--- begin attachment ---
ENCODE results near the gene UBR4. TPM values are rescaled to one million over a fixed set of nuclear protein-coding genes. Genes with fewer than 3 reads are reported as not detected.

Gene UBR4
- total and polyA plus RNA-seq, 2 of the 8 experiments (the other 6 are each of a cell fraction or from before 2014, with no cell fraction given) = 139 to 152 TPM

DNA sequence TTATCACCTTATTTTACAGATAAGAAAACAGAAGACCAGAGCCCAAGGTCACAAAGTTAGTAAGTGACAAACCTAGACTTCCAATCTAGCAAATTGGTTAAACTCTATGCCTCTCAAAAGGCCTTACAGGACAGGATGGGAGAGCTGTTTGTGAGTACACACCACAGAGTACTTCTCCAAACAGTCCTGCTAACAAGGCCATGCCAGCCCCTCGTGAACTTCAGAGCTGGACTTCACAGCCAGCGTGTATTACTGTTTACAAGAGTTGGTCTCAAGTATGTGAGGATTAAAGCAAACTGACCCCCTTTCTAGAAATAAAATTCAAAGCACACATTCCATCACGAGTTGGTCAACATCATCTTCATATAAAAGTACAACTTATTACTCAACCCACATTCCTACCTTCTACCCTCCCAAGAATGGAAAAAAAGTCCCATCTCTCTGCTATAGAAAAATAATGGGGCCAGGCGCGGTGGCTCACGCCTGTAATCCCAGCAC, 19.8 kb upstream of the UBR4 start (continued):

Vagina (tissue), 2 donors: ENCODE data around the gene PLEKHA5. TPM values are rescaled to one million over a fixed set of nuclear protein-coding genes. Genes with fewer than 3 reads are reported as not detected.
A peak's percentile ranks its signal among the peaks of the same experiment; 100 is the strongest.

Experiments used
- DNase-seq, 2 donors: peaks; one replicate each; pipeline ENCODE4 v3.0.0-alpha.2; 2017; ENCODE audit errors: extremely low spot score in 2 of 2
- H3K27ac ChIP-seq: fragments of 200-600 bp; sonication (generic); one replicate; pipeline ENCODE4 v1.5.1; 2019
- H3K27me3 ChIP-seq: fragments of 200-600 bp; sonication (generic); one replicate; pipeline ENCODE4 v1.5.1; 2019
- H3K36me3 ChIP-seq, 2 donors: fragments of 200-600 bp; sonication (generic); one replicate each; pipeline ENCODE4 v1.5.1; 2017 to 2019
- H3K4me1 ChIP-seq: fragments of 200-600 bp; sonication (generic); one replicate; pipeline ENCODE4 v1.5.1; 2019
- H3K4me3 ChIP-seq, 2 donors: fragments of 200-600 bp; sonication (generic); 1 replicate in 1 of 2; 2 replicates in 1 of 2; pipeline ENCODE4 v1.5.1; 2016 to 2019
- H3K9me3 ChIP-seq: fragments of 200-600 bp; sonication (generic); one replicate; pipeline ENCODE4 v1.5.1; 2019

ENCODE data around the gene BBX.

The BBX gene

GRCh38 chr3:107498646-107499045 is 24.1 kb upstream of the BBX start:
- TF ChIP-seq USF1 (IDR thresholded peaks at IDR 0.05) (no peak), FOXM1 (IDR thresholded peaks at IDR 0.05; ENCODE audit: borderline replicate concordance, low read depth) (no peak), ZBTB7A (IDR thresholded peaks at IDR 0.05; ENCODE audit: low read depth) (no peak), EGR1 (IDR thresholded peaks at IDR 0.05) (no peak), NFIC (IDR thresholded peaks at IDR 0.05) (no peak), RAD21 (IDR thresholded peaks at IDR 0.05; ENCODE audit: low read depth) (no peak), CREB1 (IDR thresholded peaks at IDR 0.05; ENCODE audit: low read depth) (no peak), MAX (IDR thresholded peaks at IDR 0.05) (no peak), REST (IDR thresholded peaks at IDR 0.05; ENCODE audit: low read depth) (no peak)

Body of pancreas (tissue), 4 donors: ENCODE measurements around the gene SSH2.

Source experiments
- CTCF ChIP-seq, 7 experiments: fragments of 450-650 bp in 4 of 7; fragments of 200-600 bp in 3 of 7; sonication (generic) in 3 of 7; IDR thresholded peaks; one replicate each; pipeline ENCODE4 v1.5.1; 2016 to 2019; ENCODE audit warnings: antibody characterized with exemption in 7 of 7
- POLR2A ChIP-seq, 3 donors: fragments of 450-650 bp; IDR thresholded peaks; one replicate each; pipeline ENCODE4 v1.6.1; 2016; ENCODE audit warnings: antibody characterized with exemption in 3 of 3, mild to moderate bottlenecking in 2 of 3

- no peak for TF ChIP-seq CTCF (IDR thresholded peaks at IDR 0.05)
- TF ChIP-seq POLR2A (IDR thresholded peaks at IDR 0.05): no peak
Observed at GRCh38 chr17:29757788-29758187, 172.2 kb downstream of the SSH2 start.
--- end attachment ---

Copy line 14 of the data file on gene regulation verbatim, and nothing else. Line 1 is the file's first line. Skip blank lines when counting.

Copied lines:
- H3K9me3 ChIP-seq: fragments of 200-600 bp; sonication (generic); one replicate; pipeline ENCODE4 v1.5.1; 2019